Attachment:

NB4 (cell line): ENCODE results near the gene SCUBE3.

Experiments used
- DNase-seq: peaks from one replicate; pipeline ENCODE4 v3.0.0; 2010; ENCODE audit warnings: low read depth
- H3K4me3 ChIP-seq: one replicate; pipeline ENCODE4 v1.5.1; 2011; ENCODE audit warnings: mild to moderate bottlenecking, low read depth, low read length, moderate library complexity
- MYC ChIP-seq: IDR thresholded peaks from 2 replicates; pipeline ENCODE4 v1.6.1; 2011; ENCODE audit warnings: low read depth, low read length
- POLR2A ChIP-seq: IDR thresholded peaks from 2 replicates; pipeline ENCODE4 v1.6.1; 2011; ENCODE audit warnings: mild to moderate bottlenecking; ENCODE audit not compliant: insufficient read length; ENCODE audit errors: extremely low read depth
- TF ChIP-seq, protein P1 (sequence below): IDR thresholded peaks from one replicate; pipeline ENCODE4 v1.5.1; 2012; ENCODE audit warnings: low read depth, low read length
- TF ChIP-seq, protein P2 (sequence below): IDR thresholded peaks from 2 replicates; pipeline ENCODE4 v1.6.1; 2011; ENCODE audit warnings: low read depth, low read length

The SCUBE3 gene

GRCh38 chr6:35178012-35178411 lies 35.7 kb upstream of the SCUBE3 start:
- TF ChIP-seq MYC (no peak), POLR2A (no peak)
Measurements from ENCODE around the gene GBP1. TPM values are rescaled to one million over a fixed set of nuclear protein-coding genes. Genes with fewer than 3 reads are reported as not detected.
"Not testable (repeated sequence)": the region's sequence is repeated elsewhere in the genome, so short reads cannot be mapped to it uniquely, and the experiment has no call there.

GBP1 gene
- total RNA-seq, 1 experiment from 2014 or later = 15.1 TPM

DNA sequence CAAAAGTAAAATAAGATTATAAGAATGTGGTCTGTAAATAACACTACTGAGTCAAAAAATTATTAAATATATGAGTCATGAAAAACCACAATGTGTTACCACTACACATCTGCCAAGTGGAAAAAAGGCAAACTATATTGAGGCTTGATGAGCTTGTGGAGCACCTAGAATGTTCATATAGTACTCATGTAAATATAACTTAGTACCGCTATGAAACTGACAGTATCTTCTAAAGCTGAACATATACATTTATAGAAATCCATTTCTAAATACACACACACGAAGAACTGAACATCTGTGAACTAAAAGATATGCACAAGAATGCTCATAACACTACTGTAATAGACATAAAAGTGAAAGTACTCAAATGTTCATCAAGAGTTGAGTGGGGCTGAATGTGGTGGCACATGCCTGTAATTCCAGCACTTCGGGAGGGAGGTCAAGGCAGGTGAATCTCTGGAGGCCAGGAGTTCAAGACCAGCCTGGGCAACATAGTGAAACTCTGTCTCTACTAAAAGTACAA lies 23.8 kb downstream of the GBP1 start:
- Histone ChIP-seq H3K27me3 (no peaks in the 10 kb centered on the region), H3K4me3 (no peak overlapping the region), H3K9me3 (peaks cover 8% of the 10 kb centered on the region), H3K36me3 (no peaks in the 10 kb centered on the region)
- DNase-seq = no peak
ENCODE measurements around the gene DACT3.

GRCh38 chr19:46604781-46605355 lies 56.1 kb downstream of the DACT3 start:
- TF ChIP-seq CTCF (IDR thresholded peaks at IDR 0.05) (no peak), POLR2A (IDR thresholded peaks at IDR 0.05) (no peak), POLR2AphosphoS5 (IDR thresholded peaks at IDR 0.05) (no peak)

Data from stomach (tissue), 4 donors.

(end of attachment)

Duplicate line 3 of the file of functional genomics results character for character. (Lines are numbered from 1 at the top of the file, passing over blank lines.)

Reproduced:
- DNase-seq: peaks from one replicate; pipeline ENCODE4 v3.0.0; 2010; ENCODE audit warnings: low read depth